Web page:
>>>>> original current_age formula from "13.2.3 Age Calculations". The
>>>>> absolute values of timestamps below ("0" and "7") have no
>>>>> significance.
>>>>> 
>>>>> time event
>>>>> ---- ------------------------------------------------------------
>>>>>  0.0 client request generated
>>>>>  0.0 client request reached the proxy, it is a MISS
>>>>>  0.0 proxy request to origin server is generated
>>>>>  0.0 proxy request reached the origin server
>>>>>  0.0 server response generated with Date correctly set to 0, no Age
>>>>> header
>>>>>  -- a network delay of 7 seconds --
>>>>>  7.0 server response reached the proxy
>>>>>  7.0 proxy cached the response
>>>>>  7.0 proxy forwarded the response
>>>>>  7.0 the response reached the client
>>>>>  7.0 another client request for the same URL generated
>>>>>  7.0 client request reached the proxy, it is a HIT
>>>>>  7.0 proxy must compute Age header value, see math below
>>>>> 
>>>>> Following RFC 2616:
>>>>> 
>>>>>  age_value = 0             (the cached response has no Age header)
>>>>>  date_value = 0            (the cached response has Date set to 0)
>>>>>  request_time = 0          (the proxy generated request at time 0)
>>>>>  response_time = 7         (the proxy received response at time 7)
>>>>>  now = 7                   (the current time is 7)
>>>>> 
>>>>>  apparent_age = max(0, response_time - date_value) = 7
>>>>>  corrected_received_age = max(apparent_age, age_value) = 7
>>>>>  response_delay = response_time - request_time = 7
>>>>>  corrected_initial_age = corrected_received_age + response_delay = 14
>>>>>  resident_time = now - response_time = 0
>>>>>  current_age   = corrected_initial_age + resident_time = 14
>>>>> 
>>>>> The true age is, of course, 7 and not 14. The above formulas just double
>>>>> true
>>>>> current age in the case of a network delay between the proxy and the
>>>>> origin
>>>>> server. The fixed formula (see below for the discussion) does not:
>>>>> 
>>>>> current_age = now - min(date_value, request_time - age_value) =
>>>>>           = 7 - max(0, 0 - 0) = 7
>>>>> 
>>>>> N.B. If the proxy computes Age header for misses and uses that as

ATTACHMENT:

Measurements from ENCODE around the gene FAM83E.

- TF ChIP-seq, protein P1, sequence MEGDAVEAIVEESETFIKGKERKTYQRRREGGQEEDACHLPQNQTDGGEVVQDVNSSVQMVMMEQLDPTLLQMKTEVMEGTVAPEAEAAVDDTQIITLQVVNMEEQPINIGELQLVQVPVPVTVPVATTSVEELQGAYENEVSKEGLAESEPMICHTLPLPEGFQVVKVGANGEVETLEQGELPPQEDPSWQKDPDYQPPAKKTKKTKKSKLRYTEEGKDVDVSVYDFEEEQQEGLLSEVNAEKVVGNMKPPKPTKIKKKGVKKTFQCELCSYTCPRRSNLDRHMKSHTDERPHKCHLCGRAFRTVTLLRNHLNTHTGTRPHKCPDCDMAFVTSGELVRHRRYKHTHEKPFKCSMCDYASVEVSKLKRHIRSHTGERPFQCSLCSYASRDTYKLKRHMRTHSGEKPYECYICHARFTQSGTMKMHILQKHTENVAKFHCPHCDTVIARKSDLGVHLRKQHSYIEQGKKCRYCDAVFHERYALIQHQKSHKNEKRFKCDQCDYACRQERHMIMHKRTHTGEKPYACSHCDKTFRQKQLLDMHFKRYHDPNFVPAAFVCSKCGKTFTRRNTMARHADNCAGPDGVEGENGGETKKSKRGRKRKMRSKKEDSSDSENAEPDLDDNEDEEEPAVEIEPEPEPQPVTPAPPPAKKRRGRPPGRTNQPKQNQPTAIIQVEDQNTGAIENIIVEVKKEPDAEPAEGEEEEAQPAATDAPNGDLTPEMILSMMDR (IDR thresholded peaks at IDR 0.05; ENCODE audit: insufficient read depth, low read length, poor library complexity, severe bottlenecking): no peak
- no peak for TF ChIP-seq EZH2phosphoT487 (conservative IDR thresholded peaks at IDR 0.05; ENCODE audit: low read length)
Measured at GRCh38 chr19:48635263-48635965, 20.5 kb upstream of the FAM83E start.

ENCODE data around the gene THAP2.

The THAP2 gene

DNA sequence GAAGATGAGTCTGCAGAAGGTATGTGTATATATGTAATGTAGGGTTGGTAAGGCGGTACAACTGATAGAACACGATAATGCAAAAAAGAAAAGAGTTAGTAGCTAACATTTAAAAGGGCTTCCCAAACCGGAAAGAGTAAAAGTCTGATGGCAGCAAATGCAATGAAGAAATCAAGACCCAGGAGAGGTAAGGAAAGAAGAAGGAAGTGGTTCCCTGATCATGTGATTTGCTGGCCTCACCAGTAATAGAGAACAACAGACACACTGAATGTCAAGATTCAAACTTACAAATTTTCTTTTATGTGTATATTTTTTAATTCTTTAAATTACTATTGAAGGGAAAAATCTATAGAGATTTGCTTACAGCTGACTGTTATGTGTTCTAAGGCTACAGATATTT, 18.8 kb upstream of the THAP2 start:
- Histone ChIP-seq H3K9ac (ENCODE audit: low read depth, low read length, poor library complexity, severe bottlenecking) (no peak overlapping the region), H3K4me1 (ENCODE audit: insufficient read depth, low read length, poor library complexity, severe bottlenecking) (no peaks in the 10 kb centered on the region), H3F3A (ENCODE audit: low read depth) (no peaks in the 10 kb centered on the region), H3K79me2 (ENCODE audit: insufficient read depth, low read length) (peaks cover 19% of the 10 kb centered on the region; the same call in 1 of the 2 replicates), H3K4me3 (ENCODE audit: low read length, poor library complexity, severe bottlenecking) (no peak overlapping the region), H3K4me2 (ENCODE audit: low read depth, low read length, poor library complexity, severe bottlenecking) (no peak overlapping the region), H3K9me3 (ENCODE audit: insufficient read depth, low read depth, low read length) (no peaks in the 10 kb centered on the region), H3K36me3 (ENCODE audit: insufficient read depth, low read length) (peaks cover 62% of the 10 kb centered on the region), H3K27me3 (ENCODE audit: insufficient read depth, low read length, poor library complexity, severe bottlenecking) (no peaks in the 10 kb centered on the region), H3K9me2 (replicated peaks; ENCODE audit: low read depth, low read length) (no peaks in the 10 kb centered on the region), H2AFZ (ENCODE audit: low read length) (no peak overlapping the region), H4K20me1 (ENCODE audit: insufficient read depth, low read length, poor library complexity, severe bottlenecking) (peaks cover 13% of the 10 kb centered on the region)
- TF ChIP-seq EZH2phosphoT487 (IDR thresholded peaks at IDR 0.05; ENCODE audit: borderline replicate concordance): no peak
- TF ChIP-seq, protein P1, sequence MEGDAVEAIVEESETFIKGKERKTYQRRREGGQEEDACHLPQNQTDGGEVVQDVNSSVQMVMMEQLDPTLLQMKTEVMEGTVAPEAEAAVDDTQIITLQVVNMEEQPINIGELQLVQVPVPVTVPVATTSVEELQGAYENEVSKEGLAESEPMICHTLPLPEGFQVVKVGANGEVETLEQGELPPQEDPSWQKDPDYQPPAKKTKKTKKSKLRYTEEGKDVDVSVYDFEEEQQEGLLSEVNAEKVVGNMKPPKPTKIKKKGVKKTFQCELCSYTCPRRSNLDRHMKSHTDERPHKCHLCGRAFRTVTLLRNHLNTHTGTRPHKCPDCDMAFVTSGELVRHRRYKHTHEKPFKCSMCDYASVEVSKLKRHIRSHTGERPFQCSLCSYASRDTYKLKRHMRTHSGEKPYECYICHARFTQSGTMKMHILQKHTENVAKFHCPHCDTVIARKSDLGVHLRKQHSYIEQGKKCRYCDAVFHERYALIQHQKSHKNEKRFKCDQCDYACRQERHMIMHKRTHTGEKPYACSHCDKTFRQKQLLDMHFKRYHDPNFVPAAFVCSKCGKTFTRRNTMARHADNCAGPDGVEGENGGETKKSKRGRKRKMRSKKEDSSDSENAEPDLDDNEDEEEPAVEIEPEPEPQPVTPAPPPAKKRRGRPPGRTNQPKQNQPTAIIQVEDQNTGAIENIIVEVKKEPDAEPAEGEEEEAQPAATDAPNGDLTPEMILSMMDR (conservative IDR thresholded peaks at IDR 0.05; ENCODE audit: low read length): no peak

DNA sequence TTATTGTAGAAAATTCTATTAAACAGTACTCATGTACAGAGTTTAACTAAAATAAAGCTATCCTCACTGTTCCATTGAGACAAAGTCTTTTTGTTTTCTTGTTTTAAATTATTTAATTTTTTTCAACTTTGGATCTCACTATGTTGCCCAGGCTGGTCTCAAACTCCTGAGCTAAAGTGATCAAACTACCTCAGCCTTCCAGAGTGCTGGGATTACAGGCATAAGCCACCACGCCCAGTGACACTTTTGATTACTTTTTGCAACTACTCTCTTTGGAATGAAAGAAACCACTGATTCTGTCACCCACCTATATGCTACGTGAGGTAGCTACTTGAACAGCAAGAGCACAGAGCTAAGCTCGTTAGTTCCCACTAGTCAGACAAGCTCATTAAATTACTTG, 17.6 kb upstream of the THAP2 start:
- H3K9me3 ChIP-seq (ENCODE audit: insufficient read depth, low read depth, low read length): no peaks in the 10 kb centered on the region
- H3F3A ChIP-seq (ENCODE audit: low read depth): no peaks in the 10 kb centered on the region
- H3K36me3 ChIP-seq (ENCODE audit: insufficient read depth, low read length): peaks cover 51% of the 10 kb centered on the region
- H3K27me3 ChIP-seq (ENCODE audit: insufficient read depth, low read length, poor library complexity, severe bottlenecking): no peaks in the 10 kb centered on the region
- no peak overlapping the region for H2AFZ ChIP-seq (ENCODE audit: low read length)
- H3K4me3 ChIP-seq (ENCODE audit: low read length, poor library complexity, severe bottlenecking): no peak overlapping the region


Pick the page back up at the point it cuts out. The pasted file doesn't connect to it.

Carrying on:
>>>>> age_value when serving hits, the formulas yield the same result.
>>>>> 
>>>>> 
>>>>> The Problem
>>>>> -----------
>>>>> 
>>>>> RFC 2616 says:
>>>>> 
>>>>> Because the request that resulted in the returned Age value must have
>>>>> been initiated prior to that Age value's generation, we can correct
>>>>> for delays imposed by the network by recording the time at which the
>>>>> request was initiated. Then, when an Age value is received, it MUST
>>>>> be interpreted relative to the time the request was initiated...
>>>>> So, we compute:
>>>>> 
>>>>>    corrected_initial_age = corrected_received_age
>>>>>                          + (now - request_time)
>>>>> 
>>>>> I suspect the formula does not match the true intent of the RFC
>>>>> authors. I believe that corrected_initial_age formula counts
>>>>> server-to-client delays twice. It does that because the
>>>>> corrected_received_age component already accounts for one
>>>>> server-to-client delay. Here is an annotated definition from the RFC:
>>>>> 
>>>>> corrected_received_age = max(
>>>>>   now - date_value, # trust the clock (includes server-to-client
>>>>> delay!)
>>>>>   age_value)        # all-HTTP/1.1 paths (no server-to-client delay)
>>>>> 
>>>>> I think it is possible to fix the corrected_initial_age formula to
>>>>> match the intent (note this is the *initial* not *received* age):
>>>>> 
>>>>> corrected_initial_age = max(
>>>>>   now - date_value,                # trust the clock (includes delays)
>>>>>   age_value + now - request_time)  # trust Age, add network delays
>>>>> 
>>>>> There is no need for corrected_received_age.
>>>>> 
>>>>> 
>>>>> Moreover, it looks ALL the formulas computing current_age go away with
>>>>> the above new corrected_initial_age definition as long as "now" is
>>>>> still defined as "the current time" (i.e., the time when current_age
>>>>> is calculated):
>>>>> 
>>>>> current_age = corrected_initial_age
>>>>> 
>>>>> So, we end up with a single formula for all cases and all times:
>>>>> 
>>>>> current_age = max(now - date_value, age_value + now - request_time) =
>>>>>           = now - min(date_value, request_time - age_value)
>>>>> 
>>>>> It even has a clear physical meaning -- the min() part is the
>>>>> conservative
>>>>> estimate of object creation time. We could rewrite for clarity:
>>>>> 
>>>>> creation_time = min(date_value, request_time - age_value);
>>>>> current_age = now - creation_time;
>>>>> 
>>>>> 
>>>>> Am I missing something important here? If I am right, and the current
>>>>> formulas count server-to-client delays twice, is it worth mentioning
>>>>> in the errata or elsewhere as a bug? Or should we insist that
>>>>> implementations use current_age calculation from the RFC anyway?
>>>>> 
>>>>> Thank you,
>>>>> 
>>>>> Alex.
>>>>> 
>>>>> -- 
>>>>>                          | HTTP performance - Web Polygraph benchmark
>>>>> www.measurement-factory.com | HTTP compliance+ - Co-Advisor test suite
>>>>>                          | all of the above - PolyBox appliance
>>>>> 
>>>>> 
>>>> --
>>>> Mark Nottingham     http://www.mnot.net/
>>>> 
>>>> 
>>>> 
>>> 
>>> 
>>> --
>>> Mark Nottingham     http://www.mnot.net/
>>> 
>>> 
>>> 
>> 
>> -- 
>> Adrien de Croy - WinGate Proxy Server - http://www.wingate.com
>> 
> 


--
Mark Nottingham     http://www.mnot.net/
Received on Tuesday, 9 March 2010 09:23:18 GMT